In few words, Domenic's suspects are already a reality: nobody is even caring/following about what's going on in this discussion!
Lazy developers will simply realize at some point nothing works anymore and will go strike blaming the corrupted system, the conspiracy agains the World Wide Web, the fact nobody told them it was going to disappear or change even after 5 years of warnings about deprecations in console, etc etc ... right?
Wrong, they'll just use what worked for them 'till that day without problems and they will still think that you should not break what's in already, which is one of my favorite parts about ES5, the best update ever, if only every browser was there already, it would be a better JS world for everyone, isn't it?

Decoupling Import From Loading

How insane would that be? A semantic syntax that works in any platform, no matter how the platform loads stuff, the build process behind, or the fact you might wrap this way and do what you think is best, even improving upfront your static analysis ... right?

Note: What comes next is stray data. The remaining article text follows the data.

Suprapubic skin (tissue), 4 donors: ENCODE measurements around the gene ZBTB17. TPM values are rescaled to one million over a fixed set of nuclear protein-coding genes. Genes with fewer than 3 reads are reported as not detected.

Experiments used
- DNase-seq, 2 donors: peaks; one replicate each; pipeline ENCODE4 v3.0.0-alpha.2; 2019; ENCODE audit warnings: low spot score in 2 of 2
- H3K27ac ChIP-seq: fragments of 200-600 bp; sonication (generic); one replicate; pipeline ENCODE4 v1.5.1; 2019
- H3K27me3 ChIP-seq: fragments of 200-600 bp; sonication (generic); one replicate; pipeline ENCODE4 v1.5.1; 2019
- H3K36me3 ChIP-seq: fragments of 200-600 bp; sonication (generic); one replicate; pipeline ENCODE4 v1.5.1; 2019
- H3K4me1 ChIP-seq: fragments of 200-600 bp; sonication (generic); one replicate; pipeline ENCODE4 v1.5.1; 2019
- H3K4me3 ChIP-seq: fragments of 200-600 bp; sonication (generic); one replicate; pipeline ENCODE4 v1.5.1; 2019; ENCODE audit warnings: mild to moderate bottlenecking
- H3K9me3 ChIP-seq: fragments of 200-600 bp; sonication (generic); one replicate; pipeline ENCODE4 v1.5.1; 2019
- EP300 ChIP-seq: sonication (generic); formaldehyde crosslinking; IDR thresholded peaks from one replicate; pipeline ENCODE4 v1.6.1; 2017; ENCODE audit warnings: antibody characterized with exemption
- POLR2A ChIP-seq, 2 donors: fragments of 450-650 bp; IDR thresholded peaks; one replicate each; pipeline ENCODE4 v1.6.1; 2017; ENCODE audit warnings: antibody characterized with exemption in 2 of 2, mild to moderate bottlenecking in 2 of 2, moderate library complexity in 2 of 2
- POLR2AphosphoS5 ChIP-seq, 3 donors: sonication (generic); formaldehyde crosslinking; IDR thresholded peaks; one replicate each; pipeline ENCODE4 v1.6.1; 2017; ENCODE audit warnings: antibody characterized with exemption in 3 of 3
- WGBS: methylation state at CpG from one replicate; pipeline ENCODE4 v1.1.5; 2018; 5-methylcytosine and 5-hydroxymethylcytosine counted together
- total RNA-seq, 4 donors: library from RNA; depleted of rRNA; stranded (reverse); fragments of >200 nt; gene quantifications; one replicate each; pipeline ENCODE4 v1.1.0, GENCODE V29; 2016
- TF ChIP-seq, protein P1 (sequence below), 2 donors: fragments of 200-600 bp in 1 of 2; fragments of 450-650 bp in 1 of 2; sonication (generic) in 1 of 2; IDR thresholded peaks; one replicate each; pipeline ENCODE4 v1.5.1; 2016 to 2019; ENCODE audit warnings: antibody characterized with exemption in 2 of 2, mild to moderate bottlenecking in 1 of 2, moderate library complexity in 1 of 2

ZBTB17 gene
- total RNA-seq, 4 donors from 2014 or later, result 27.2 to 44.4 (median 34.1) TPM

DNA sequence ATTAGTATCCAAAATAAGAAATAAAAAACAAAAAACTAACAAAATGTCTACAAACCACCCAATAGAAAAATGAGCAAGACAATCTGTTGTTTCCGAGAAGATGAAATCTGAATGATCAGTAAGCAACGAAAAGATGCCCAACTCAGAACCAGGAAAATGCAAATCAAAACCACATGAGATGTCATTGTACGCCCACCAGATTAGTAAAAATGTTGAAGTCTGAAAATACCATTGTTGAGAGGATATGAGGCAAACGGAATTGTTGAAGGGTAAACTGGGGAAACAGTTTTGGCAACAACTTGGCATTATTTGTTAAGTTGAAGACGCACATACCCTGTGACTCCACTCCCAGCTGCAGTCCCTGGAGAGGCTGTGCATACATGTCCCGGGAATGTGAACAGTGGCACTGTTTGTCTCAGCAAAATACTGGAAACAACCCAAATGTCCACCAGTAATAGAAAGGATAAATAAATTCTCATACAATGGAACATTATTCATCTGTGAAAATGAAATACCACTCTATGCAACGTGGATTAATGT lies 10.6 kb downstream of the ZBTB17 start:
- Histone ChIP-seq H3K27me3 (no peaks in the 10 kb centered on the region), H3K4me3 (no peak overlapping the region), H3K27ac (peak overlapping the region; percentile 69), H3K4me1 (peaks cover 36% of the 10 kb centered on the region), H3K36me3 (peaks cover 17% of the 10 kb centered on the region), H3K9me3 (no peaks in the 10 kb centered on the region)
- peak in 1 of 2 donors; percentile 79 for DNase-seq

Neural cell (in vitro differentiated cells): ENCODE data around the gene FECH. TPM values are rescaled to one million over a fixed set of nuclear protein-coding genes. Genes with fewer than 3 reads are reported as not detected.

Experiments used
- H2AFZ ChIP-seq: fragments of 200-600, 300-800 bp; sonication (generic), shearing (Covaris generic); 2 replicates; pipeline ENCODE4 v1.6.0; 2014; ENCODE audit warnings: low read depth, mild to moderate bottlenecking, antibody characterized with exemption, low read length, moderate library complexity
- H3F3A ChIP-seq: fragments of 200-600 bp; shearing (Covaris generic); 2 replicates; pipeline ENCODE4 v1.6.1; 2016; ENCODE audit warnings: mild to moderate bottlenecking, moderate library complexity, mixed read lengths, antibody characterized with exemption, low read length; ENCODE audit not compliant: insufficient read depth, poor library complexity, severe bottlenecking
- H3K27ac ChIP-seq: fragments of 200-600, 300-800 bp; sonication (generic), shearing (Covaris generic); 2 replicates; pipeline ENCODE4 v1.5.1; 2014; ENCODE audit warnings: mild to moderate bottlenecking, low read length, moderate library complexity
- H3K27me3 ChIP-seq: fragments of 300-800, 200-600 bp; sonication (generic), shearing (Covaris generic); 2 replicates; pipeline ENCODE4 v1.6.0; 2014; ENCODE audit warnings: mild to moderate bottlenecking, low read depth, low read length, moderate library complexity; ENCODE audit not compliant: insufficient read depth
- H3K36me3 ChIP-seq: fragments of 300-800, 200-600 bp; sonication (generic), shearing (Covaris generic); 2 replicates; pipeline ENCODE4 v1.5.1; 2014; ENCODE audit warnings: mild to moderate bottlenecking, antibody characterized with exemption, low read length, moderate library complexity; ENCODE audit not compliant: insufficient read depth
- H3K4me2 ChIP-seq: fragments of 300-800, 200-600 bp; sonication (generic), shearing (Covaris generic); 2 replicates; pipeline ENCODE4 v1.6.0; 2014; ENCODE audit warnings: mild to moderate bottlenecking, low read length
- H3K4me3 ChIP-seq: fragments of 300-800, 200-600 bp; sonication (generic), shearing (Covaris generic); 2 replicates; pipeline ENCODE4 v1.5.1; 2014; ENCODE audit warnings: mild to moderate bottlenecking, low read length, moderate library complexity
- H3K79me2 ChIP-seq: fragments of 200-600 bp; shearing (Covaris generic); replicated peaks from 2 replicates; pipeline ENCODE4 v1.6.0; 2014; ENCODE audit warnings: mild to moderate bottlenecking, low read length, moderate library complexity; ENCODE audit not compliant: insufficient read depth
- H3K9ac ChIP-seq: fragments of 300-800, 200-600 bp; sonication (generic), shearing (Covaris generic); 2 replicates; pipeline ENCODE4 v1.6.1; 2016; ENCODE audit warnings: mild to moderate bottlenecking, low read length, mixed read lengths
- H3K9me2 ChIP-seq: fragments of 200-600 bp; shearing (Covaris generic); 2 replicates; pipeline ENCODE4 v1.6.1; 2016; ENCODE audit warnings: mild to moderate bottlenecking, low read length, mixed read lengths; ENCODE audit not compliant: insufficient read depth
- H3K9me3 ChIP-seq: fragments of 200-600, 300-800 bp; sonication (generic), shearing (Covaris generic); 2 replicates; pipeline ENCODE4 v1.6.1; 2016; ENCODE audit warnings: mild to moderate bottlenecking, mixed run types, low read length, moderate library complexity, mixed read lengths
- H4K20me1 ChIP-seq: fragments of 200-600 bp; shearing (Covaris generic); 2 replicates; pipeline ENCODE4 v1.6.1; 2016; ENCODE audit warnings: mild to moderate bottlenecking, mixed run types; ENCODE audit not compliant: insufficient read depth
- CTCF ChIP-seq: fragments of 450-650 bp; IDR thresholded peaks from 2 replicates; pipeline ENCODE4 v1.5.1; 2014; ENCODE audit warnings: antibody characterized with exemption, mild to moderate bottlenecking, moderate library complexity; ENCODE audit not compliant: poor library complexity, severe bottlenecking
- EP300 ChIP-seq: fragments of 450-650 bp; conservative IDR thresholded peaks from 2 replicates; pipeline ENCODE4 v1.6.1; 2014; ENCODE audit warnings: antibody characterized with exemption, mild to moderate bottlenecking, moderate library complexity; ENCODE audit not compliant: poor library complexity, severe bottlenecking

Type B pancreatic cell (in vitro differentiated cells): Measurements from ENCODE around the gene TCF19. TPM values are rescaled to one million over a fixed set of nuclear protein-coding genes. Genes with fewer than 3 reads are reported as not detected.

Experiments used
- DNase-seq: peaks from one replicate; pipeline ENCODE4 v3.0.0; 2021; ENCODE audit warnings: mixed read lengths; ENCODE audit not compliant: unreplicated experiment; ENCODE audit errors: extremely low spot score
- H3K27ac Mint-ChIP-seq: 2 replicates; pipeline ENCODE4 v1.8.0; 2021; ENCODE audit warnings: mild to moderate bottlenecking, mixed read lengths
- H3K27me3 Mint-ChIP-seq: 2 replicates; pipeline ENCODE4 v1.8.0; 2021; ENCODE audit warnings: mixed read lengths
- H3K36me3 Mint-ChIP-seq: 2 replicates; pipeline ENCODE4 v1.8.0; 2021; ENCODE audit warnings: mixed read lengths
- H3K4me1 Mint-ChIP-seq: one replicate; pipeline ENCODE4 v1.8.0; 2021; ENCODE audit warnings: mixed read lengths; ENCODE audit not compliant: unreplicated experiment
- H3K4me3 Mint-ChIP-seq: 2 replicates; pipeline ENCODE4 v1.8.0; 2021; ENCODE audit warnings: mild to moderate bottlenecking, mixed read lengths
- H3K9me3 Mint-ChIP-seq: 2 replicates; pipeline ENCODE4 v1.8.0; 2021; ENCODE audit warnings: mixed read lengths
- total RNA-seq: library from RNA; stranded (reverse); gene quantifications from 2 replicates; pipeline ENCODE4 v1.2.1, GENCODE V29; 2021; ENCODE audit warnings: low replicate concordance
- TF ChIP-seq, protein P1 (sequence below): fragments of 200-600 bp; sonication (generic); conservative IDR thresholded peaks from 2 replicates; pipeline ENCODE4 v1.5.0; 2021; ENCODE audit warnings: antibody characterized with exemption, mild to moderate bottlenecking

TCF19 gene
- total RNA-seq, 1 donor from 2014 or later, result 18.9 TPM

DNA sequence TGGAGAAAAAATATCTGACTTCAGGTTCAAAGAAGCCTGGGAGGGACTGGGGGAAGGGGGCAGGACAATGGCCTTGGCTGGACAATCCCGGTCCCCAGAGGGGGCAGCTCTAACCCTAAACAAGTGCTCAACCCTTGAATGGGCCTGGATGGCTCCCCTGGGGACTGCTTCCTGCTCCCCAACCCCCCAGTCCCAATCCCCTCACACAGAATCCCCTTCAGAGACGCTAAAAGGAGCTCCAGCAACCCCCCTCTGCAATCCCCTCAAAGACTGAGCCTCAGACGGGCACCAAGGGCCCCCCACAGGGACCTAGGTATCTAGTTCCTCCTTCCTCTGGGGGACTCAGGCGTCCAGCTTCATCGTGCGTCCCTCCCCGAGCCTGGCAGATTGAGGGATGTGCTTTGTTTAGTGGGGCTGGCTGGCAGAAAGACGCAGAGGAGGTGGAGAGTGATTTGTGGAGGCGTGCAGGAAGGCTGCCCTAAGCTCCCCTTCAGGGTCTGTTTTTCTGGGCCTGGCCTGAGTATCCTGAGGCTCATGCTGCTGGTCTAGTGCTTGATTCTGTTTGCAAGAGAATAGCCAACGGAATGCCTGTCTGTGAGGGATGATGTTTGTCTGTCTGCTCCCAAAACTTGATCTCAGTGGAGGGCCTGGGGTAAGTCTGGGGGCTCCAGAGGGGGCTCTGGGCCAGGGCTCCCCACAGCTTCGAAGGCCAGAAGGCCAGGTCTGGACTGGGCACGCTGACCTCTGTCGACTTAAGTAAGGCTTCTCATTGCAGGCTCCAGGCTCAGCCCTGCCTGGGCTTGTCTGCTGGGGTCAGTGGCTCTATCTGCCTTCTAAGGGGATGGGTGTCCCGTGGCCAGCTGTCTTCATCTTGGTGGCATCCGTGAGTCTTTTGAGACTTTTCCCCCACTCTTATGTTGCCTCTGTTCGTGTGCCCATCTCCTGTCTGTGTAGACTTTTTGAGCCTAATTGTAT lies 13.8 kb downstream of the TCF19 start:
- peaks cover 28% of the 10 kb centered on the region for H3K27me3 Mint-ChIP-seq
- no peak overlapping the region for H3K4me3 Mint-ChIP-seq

So here a beta repository called remodel, something you might want to git clone git:// to run eventually node node_modules/wru/node/program.js test/remodule.js and see that all tests are passing already.

Wait, What

So that project is about having import like syntax available even in ES3
// modules syntax
import {a} from "something"

// remodule
You are following, right?
// modules export
module.exports.a = "whatever";

// remodule
modules("something", {
  a: "whatever"
So, kinda yes, the missing part of all this mess is that a module should be able to register itself if we would like to static analyze it and make the logic work everywhere in both sync and async environments, right?
// modules export
module.exports = {
  what: "ever"

// remodule
modules("exports", {
  what: "ever"

// remodule backward compatible
modules("exports", module.exports = {
  what: "ever"
Latter example is about loading that file with current require or without it ... unfortunately modules function should be there but that's easy to fix, right?

What Else

modules("test", {
  a: "this is a",
  b: "this is b",
  c: "this is c"
With above code, we might be able to export the test module, regardless the position in the filesystem or the package manager, and do funny things such: